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any infant whose healthy appearance had attracted the favourable notice of the party, while the exulting looks and the appropriating embrace of the real mother spoke a language which could not be misunderstood.
The population of St. Kilda, at present, is just ninety-three souls, of whom forty-one are males and fifty-two females. Not much of the land is arable, and of that which is attempted, the style of culture is very unskilful. They grow a species of long-bearded black oats, barley, and potatoes; but the crop of weeds far surpassed that of grain, showing at once the tolerable fertility of the soil and the negligence of its cultivators. Their chief food seems to be seafowl ; and their chief commodity of traffic the feathers of seafowl, which they catch very easily, and in great numbers, on the cliffs, with a long pole and a running noose. In this employment they consume the greater part of their time, which perhaps might be more profitably expended in the improvement of their habitations and the cultivation of the ground, if either their habits or their information should induce them to make the attempt. The church and parsonage are both respectable buildings, and their clergyman has resided among them some years ; yet it does not appear that they are progressing much in civilisation. Surely England, while claiming to be the leader in every kind of civilisation, and the very patroness of all benevolence, while sending missions of instruction and of mercy to the farthest limits of the world, will not permit an island so near her own shores, and owing allegiance to her own sovereign, to remain much longer in such a state of degradation and even barbarism. A very little effort on the part of the proprietor of the island, aided by other active friends of benevolence, might easily rescue these unfortunate people from their physical and moral lethargy; and I hope that efforts will not longer be wanting. Like all half-barbarous people, the islanders of St. Kilda are much subject to prejudices, and strongly attached to old customs; but these may be removed, or even made to co-operate, by skilful management, They are contented with their present miserable buts, and will not be at the trouble to make them more comfortable ; but they love their children, and if made to understand that the mortality of their infants is caused by the filth and stench of their houses, it would be easy to induce them to do their best to save the lives of their beloved offspring. The same master-feeling might be brought to bear on their style of cultivating their fields, as furnishing food of a more salubrious kind. These hints I would throw out for the consideration of those who may have it in their power to take some efficient steps towards ameliorating the condition of that small but interesting portion of our fellow-creatures and fellow-subjects.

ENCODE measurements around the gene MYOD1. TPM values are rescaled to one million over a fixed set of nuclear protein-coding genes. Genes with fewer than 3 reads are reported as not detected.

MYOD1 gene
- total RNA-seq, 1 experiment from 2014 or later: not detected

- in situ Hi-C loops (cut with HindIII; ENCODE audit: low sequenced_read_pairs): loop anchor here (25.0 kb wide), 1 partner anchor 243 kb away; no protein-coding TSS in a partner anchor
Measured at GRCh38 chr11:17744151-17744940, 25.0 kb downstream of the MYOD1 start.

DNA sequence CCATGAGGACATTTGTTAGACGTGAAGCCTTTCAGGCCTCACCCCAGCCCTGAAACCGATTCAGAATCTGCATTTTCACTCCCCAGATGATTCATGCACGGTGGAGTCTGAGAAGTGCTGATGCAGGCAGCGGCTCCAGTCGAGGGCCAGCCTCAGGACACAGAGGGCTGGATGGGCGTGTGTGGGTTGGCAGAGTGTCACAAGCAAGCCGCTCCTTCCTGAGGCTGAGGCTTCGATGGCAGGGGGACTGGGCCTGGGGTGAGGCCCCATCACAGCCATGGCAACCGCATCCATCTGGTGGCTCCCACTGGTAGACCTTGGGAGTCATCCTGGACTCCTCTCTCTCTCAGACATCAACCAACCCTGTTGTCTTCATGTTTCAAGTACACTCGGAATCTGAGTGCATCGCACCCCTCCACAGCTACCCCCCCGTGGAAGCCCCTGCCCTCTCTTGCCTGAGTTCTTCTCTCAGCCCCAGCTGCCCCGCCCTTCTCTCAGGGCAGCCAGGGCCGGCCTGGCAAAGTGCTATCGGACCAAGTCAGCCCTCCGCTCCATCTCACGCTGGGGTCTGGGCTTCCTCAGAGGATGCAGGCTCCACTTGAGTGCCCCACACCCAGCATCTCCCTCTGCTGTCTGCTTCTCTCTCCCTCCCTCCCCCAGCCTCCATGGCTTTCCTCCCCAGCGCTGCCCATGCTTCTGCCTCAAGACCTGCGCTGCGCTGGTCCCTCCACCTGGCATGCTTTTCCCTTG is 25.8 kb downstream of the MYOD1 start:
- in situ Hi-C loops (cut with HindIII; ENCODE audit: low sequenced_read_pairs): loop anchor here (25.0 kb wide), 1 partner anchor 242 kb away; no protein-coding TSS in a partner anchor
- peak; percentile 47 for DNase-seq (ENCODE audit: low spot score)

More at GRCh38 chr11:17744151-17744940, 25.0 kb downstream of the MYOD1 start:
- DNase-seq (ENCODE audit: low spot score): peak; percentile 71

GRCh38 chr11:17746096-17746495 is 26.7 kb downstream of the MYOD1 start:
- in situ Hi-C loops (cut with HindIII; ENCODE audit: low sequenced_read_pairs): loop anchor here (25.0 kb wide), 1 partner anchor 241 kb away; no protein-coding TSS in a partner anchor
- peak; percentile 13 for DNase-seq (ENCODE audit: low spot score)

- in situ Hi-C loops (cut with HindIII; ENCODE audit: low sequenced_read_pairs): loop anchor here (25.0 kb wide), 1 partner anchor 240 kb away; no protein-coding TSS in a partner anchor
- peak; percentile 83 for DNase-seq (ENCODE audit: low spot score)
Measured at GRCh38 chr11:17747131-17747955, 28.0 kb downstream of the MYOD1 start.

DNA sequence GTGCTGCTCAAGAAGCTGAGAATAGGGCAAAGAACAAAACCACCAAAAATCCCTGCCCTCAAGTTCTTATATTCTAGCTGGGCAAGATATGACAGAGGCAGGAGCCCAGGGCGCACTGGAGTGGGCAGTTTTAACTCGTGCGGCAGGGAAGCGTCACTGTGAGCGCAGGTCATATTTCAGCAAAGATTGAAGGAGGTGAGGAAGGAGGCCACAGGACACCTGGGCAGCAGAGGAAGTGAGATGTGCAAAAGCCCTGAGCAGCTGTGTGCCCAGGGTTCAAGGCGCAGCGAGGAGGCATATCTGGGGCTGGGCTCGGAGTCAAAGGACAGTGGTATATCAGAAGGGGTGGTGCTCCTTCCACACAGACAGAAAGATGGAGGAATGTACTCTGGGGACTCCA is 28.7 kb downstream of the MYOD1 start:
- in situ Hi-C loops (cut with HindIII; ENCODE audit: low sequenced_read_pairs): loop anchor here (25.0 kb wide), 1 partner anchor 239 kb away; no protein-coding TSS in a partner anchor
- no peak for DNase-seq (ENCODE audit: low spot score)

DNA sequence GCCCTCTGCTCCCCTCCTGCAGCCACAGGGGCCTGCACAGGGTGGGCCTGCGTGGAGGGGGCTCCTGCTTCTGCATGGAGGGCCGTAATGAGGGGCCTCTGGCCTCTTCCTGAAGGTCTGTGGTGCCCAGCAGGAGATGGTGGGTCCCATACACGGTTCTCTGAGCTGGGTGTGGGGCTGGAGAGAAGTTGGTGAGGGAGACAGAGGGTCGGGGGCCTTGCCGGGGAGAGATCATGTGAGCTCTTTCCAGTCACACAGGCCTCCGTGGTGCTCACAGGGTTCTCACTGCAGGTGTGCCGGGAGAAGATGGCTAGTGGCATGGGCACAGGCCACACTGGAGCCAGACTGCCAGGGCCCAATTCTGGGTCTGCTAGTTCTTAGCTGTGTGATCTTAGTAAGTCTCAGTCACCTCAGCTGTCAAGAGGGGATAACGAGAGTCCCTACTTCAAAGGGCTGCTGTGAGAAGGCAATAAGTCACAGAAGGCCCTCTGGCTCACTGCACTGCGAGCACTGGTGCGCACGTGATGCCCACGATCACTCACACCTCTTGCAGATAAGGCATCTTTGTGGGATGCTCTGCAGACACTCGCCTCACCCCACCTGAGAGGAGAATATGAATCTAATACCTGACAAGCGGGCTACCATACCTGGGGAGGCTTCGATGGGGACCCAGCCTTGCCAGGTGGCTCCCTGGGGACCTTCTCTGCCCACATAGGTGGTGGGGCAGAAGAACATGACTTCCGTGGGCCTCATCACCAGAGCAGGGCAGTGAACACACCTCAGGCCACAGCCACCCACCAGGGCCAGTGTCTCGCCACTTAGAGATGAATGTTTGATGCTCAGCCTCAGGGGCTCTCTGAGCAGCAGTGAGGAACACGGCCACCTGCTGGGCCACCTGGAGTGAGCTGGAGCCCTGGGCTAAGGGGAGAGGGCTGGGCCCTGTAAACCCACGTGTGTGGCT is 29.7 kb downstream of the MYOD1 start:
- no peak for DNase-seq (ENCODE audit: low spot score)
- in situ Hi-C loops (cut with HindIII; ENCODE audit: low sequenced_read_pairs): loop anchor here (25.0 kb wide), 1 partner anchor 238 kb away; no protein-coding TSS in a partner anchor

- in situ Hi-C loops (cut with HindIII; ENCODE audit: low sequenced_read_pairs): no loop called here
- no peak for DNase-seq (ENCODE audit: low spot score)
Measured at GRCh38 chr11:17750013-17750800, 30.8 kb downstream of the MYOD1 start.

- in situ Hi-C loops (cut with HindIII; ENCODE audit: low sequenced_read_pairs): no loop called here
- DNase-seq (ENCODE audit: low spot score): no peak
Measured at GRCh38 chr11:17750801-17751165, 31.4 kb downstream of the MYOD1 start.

When about to leave the island, a considerable number of the male inhabitants were brought on board our vessel ; and it was not a little amusing to see the simple and child-like curiosity and astonishment with which they gazed on the mirror and gildings in the cabin, and the machinery of the ship. They thought a vessel of such beauty and magnitude could belong only to the king, or might even be the production of a superhuman power. At length the party took leave of that simple-minded and warm-hearted little community, with feelings of deep interest and commiseration, hoping that the visit might be remembered in their annals as the commencing point in an era of improvement. Yet they could not altogether suppress their fears, that if à visit to St. Kilda should become a common occurrence in parties of pleasure, it might unfortunately happen, that the vices of civilised life would be imported to them sooner than its virtues and blessings. I thought of Cowper's beautiful apostrophe to the “ gentle savage,' Omai, on his return to his native bowers.